Lord Lucan’s daughter: “My family has never endorsed this drama”

Camilla Bingham QC, and the son of murder victim nanny Sandra Rivett, say the events are not a subject suitable for "entertainment", while star Rory Kinnear says “I don’t like to judge the characters I play”

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The mystery surrounding the disappearance of Lord Lucan is the subject of an ITV drama which is yet to be broadcast – but a relative of the Peer and the son of his alleged murder victim have already voiced their opposition to it happening at all.

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The son of murder victim Sandra Rivett – bludgeoned to death on the night of November 7 1974, when Lord Lucan disappeared – has said that ITV is “profiting” from his mother’s death.

Neil Berriman – who was given the surname of his new parents – adds that he has no intention of watching the drama.

Set to air on Wednesday 11 December, it seeks to dramatise events leading up to and including the fatal night when Berriman’s birth mother, the Lucan nanny Sandra Rivett, was killed. It is thought that she was mistaken for Lady Lucan.

Berriman said: “They have invited me to watch the drama but I have got no intentions of going. The programme is not entertainment.

“I can understand interest in certain aspects of the case, but I think depicting the murder is appalling.”

Berrriman, who only found out that he was the son of Sandra Rivett after his adoptive mother died nine years ago, says he is in touch with Lord Lucan’s daughter Camilla Bingham, a QC.

She agrees that the events do not constitute a subject fit for ‘entertainment’, telling Radio Times: “To be clear, the collective Lucan family has never endorsed this drama and I don’t believe that the Rivett family has either. ‘Declining to engage’ with the producers is not the same as endorsing their adventure. In or around June of this year I was informed in general terms that the making of a drama was underway and told that I would receive further details nearer the time of broadcasting. I have received no such details.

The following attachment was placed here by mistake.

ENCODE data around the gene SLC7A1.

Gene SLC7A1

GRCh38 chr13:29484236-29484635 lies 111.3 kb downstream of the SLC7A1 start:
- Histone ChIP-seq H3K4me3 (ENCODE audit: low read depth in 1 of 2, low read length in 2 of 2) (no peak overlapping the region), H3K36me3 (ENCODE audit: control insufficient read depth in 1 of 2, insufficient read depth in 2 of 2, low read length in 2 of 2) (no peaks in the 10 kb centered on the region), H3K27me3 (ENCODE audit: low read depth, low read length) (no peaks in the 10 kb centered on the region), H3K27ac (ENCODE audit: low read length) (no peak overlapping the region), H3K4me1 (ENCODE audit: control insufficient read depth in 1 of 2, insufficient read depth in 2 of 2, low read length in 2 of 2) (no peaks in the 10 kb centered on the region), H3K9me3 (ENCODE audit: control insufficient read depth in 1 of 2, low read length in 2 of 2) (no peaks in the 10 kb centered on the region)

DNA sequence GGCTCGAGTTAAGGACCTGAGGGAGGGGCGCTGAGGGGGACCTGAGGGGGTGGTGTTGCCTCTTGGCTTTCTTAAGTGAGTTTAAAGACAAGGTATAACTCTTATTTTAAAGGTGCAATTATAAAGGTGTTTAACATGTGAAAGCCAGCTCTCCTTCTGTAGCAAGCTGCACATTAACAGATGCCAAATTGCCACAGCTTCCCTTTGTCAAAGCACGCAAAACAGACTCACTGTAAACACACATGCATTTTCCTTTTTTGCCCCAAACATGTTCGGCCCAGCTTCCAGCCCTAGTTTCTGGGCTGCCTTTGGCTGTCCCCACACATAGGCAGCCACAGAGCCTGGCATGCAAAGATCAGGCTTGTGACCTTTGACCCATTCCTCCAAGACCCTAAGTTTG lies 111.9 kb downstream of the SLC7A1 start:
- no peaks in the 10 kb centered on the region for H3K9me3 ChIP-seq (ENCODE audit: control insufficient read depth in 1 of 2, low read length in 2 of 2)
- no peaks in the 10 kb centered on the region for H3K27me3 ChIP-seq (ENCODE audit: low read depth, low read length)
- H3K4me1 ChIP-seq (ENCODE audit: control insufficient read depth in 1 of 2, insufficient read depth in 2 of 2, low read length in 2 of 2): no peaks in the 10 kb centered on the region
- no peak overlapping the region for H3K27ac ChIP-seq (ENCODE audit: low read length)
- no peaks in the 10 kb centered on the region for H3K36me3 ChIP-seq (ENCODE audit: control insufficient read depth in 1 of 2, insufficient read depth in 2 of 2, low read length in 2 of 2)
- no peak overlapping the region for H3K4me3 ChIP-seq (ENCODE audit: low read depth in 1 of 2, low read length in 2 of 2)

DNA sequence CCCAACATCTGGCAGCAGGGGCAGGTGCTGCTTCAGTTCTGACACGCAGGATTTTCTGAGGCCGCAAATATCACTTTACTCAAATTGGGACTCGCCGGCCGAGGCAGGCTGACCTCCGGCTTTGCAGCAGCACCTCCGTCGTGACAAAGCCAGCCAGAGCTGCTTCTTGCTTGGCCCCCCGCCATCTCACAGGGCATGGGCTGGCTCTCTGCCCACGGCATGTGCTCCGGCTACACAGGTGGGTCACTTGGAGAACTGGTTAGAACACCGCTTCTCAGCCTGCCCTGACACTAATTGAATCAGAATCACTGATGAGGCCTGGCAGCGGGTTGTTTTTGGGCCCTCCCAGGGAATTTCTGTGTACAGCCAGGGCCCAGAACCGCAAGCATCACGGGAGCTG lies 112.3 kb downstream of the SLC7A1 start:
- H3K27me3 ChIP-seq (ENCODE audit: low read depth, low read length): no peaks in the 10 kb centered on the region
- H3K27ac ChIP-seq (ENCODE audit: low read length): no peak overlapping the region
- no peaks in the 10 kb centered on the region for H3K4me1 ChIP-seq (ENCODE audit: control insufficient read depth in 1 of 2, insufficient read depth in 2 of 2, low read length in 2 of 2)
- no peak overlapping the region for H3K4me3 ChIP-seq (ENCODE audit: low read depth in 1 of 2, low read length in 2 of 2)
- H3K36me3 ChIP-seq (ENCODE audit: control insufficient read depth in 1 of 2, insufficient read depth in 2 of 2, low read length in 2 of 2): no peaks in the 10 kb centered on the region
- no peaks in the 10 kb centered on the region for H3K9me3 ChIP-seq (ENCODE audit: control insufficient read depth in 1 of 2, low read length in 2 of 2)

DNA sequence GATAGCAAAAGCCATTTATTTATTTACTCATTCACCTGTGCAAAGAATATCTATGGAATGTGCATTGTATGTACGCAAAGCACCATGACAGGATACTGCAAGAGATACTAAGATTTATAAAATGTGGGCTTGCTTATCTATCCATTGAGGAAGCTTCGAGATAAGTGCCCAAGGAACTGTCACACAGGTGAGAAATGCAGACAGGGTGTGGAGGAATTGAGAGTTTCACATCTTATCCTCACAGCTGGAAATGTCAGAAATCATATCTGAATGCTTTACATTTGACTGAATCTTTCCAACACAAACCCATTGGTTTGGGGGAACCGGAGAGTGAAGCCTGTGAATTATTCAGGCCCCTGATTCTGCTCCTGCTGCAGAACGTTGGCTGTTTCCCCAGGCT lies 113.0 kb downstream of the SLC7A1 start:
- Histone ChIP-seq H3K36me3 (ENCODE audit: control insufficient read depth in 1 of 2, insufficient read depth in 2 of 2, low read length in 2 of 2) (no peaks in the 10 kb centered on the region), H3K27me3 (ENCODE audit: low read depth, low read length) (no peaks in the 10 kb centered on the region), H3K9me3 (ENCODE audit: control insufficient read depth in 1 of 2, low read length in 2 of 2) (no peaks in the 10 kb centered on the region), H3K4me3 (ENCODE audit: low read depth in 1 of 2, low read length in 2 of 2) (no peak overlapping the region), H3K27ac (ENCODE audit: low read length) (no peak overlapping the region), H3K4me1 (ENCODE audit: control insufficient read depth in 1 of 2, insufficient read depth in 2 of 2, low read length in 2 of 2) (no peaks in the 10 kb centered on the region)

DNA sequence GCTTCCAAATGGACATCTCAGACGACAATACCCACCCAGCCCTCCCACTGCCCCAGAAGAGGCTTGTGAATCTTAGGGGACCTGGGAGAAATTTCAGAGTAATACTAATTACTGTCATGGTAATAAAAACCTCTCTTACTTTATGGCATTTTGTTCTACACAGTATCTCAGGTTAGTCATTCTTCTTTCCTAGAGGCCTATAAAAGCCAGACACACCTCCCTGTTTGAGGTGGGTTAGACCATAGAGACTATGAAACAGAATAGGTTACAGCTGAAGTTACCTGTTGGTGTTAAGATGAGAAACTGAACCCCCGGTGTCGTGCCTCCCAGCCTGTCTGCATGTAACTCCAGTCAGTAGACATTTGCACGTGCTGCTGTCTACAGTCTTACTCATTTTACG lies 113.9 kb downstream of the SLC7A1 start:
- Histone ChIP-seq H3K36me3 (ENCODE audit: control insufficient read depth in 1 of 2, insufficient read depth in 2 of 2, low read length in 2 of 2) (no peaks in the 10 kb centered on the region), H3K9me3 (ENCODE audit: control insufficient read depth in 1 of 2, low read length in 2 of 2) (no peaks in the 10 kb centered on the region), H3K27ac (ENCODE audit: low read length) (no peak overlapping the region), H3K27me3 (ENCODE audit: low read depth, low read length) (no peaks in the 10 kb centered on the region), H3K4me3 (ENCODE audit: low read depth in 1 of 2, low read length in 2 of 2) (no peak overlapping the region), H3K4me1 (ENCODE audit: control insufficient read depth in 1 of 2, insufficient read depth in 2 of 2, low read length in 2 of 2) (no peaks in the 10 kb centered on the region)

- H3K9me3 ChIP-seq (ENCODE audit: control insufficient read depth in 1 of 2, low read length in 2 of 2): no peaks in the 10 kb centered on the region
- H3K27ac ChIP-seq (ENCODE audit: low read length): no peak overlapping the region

“I am not aware that the drama will offer any new ‘insights’ into the tragic events of 7 November 1974 which led to the death of lovely Sandra. If there were new ‘insights’, the proper course would be for the relevant evidence to be submitted to the police, not titivated and presented to the public under the guise of ‘entertainment’.

“It is hard to imagine that any reader will find that angle new or interesting. This drama will not inform or educate and no right-thinking person could regard it as entertainment.”

ITV had already said in a statement on the drama: “ITV has contacted everyone immediately connected with the story and given them a chance to engage and discuss any concerns. No one connected with this story had declared they were unhappy about us pursuing the drama. This includes the Lucan family and, in particular, the family of Sandra Rivett. The drama is not a re-hash of the story but rather seeks to provide a new insight into the events of 7 November 1974 and, crucially, attempts to answer the riddle of what became of Lord Lucan.”

In the drama, Lucan is portrayed by Rory Kinnear who does not reveal what he thinks happened on the night he disappeared.

“I don’t like to judge the characters I play,” he told Radio Times. ”And you don’t tell the audience what they’re meant to be thinking. But when you tell real-life stories you remove the ability to dismiss it as you would a work of fiction. Something like this happened. If we can’t judge, we can try to understand.”

The new issue of Radio Times goes on sale on Saturday 30 November


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